It's October 12 and Barack Obama is still trying to appease his far left environmentalist base by throwing them a climate change bone and trying to scare people into green energy, all to save the planet of course.
President Barack Obama warned his supporters about the threat of global warming and vowed that more money to subsidize green energy firms would prevent it.
“By the way, yes, my plan will reduce the carbon pollution that is eating our planet because climate change is not a hoax,” Obama said at a campaign rally at the Bank United Arena at the University of Miami. “More droughts and hurricanes and wildfires, that’s not a joke. That’s a threat to our children’s future, and we can do something about it.”
Obama said that he planned to spend more money to subsidize green projects such as wind and solar if elected to a second term. Obama’s Republican opponent Mitt Romney has criticized him for spending $90 billion on green energy companies, many of which went into bankruptcy.
As we've already seen with Solyndra, throwing money at green energy projects doesn't work to protect the planet. What does work is private industry, not to mention hunters and conservationists have been working for more than 100 years to take care of the environment in a clean and non-centrally control way.
On the issue of wildfires, Obama completely misses the mark. Massive wildfires in the west are a result of an over reaching and bloated government controlled by radical green groups. As the U.S. Forest Service has expanded in the past 35 years, the hotter the fires have burned. I wrote about this topic last year:
Under the disguise of non-profit organizations and saviors of the environment and endangered species, groups like the Sierra Club, Friends of the Forest Guardians and the Center for Biological Diversity have been strong advocates against logging, the burning of small natural fires, and grazing on federally held forest land. Excessive Forest Service regulation, Endangered Species Act regulations, clean water regulations and more, prevent the salvaging of dead trees and cleanup of excess dead vegetation. This has resulted in a dangerous and large build up of extremely dry dead trees, excess brush and thick vegetation undergrowth. A ticking time bomb waiting for a single lightening strike to set it off.
“We can’t go in and do anything now because essentially the greens control the USFS,” R.J. Smith, director of the Center for Private Conservation at the Competitive Enterprise Institute tells Townhall. “The environmental regulations and the philosophy prevents them from doing anything to restore the forests to a healthy condition. You literally can’t go in anymore.”
Before the U.S. Forest Service was founded in 1905, with a purpose of managing public lands in national forests and grasslands, smaller, natural fires would clear out excess fuels on a regular basis from the forest floor. Private industry practices such as logging and cattle grazing also kept excess fire fuel to a minimum. However, due to the influence of green environmental groups in the past 30 years, logging and cattle grazing have been essentially outlawed on public lands, resulting in the overcrowding of trees. In some areas of our forests, Ponderosa Pine trees grow at a rate of 300 to 700 trees per acre. The natural amount of trees per acre in Ponderosa Pine forests is between 20 and 50 trees per acre and with an overcrowding of trees, comes more competition for water, prolonging western droughts beyond normal time periods, resulting in more dead trees and more excess fire fuel.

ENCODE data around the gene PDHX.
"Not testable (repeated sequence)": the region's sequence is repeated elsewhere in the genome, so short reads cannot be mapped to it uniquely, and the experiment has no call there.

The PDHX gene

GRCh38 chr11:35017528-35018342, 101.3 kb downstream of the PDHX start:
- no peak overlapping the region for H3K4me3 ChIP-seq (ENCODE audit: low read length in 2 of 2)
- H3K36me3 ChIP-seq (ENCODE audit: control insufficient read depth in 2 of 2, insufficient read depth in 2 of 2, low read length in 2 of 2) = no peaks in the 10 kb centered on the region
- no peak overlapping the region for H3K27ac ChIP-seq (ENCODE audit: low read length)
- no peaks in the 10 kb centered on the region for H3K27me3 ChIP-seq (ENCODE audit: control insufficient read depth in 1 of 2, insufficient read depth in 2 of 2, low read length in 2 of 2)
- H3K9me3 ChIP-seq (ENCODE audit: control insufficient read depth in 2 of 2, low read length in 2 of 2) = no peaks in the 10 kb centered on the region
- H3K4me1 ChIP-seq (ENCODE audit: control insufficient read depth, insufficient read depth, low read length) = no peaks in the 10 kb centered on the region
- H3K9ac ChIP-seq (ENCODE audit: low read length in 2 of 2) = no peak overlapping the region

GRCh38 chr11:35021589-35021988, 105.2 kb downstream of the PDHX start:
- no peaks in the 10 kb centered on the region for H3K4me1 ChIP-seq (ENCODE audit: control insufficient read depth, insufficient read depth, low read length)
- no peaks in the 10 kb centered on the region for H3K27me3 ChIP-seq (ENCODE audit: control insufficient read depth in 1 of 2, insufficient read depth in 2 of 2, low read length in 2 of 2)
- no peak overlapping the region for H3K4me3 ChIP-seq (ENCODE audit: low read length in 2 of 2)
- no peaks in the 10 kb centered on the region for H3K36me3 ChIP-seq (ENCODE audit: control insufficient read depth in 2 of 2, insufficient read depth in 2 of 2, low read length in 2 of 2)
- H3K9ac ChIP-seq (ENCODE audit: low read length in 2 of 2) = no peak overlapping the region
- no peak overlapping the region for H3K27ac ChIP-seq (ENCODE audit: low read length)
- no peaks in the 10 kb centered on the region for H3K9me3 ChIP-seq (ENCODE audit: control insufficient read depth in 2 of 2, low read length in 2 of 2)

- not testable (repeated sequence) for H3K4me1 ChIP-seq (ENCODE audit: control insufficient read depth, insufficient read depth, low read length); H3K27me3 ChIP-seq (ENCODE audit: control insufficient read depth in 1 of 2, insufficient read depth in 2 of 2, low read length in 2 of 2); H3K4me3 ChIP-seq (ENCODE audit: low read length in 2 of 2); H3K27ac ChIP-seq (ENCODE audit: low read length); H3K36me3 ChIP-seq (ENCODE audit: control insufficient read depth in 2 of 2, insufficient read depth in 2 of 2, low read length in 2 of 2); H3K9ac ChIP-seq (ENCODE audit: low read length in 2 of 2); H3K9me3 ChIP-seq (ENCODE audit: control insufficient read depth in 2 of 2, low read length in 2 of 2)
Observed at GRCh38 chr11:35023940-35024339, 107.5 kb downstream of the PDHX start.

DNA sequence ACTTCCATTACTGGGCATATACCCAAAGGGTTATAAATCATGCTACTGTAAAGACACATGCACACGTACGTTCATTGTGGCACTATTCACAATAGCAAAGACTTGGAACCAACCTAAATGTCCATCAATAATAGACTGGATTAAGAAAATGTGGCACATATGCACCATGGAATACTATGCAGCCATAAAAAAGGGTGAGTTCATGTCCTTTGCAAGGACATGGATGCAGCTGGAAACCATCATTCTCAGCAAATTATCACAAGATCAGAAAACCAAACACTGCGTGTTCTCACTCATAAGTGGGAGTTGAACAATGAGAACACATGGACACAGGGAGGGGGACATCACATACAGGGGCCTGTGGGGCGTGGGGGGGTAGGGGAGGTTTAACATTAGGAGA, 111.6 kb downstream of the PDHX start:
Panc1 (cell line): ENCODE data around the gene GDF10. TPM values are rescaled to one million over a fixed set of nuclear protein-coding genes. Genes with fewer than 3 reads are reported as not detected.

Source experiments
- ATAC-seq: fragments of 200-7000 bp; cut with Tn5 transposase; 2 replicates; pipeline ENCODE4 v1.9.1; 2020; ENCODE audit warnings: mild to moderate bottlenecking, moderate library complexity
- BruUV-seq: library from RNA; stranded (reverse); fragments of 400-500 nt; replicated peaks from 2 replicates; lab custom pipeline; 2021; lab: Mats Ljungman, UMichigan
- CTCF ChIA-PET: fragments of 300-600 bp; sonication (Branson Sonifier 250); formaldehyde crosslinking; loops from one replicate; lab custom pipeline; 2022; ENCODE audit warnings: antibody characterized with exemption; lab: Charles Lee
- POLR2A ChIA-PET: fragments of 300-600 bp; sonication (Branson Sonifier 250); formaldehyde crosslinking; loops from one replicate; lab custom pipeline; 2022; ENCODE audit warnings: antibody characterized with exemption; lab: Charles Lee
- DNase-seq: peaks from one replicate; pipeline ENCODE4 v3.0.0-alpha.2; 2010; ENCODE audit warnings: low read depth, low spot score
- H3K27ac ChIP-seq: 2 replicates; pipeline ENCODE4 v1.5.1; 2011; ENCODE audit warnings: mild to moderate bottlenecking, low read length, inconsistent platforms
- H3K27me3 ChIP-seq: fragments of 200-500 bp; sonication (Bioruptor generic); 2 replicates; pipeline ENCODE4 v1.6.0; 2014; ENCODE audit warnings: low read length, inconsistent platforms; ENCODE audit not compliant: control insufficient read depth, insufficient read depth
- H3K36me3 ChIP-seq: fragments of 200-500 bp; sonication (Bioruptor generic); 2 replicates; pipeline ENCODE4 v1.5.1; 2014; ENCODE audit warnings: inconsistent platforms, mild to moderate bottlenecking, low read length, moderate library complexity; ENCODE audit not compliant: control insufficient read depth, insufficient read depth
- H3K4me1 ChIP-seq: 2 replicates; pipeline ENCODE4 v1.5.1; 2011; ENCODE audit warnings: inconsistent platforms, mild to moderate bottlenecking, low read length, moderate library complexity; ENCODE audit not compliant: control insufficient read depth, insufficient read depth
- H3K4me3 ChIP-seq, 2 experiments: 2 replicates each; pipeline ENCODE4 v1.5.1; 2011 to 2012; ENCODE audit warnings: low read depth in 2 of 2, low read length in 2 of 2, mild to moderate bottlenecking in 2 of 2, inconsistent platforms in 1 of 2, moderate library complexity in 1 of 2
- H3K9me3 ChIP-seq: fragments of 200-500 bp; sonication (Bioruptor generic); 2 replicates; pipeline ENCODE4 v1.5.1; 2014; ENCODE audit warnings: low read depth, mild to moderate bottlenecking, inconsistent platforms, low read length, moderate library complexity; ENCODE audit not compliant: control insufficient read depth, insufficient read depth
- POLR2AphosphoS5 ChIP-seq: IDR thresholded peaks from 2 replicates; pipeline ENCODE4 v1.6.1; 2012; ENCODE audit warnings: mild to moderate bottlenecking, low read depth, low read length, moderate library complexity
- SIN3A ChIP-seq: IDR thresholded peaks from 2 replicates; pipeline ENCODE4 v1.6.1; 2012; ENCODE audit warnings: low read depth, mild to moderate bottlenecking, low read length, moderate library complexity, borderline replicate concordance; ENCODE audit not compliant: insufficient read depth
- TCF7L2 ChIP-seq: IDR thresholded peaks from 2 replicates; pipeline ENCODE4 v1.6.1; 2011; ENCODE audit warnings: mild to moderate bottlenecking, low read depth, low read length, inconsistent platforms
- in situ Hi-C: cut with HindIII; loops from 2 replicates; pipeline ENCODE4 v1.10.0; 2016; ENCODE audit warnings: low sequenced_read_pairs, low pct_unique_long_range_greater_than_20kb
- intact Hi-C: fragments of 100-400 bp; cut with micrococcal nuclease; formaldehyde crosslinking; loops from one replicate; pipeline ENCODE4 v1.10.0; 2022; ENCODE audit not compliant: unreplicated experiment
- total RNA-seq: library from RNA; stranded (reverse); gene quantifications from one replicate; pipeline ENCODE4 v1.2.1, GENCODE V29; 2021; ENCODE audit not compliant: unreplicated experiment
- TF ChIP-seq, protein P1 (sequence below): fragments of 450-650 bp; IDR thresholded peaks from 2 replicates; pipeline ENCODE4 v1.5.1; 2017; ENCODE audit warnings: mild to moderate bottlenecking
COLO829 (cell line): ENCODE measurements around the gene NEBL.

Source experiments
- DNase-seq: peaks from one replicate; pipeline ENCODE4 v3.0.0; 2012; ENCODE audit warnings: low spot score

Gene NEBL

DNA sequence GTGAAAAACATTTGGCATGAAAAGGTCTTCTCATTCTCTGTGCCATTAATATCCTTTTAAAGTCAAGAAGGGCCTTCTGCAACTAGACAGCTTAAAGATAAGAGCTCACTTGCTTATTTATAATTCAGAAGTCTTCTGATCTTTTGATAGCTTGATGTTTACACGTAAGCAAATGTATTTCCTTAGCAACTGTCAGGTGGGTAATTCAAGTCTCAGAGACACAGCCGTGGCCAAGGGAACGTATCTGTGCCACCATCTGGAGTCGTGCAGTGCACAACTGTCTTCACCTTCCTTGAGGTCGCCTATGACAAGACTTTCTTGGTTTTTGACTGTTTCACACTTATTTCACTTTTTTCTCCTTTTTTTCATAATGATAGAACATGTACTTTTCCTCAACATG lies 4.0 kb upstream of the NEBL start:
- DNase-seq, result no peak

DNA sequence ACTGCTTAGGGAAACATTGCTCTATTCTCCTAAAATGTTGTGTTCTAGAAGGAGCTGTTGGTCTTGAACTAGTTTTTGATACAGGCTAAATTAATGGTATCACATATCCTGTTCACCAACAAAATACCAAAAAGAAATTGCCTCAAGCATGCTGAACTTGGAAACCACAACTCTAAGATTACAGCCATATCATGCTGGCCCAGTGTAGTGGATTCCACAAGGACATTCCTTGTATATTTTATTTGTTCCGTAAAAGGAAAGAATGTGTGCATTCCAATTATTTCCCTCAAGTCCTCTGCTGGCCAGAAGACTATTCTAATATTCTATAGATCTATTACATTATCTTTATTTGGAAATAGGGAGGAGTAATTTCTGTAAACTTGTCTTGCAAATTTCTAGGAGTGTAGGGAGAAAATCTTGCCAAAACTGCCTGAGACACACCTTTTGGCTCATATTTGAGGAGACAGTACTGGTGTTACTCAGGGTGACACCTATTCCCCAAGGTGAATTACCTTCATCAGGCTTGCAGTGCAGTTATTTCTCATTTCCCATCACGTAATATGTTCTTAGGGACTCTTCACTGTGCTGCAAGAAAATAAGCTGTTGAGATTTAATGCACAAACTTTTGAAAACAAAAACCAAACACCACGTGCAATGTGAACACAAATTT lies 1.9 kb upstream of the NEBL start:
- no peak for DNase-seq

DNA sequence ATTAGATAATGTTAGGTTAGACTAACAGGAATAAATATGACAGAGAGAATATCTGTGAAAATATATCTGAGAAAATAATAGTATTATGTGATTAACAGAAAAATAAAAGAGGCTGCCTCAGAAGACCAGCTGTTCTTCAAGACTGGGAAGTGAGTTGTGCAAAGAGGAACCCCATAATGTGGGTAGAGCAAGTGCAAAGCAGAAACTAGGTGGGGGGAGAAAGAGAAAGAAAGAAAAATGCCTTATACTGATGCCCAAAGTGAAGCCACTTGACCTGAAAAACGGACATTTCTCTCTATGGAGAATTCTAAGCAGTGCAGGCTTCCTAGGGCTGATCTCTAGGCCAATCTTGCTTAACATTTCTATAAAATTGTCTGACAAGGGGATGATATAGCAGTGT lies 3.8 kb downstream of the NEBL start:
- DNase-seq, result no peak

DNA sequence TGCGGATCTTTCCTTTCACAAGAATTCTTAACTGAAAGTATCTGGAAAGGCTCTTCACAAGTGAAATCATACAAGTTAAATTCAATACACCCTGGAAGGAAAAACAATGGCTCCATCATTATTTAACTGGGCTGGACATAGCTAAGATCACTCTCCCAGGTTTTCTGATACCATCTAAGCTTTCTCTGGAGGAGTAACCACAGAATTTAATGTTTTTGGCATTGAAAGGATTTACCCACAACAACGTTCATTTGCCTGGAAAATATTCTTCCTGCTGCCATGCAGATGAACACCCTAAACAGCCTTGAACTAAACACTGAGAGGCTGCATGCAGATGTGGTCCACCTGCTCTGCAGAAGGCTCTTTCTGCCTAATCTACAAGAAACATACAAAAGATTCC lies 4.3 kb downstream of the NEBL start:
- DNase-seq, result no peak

I also wrote about this topic extensively in the September issue of Townhall Magazine.
Since 1947, Americans have been told by Smokey the Bear that they are the only ones who can prevent forest fires. While this famous campaign is splashed all over television screens every summer just before fire season, the federal government actually doesn’t allow the prevention of forest fires, either from the population or through its government agencies.
The U.S. Forest Service (USFS) has a motto of “caring for the Land and serving people,” but it turns out neither is happening. Between government bureaucracy or the grip the green movement has on the way the USFS operates by keeping ranchers out and preventing multiple use, such as grazing or logging on federal land, massive forest fires ravage the American West every year.
“You know, when I was a kid, it used to be the big deal to go to the mountains,” Terrell Shelly, a longtime New Mexico rancher and outfitter, tells Townhall. “My folks worked cattle in the mountains and hunted and fished, and we grew up there. It was a great big deal as kids to get up there and do those kinds of things. I raised my kids to do the same thing, and my grandkids are now just getting old enough to go, and there’s nothing left to take them for anymore—it’s all burned up. You don’t want to take them up there and show them what’s left.”
Shelly’s family has been ranching and running cattle since 1844, before the USFS was founded. He bought the ranch from his parents in 1972 and added an outfitting business, although he had already been an outfitter and hunting guide since high school, when he would take paying customers on guided hunts before licenses to do so were required.
However, a combination of regulations and burned habitat in the past 10 years has brought business to a near standstill. The Wallow Fire of 2011, which burned 840 square miles of land in the Southwest, was devastating to his business.
More government isn't the solution to environmental problems, in fact, more government only exacerbates the issues.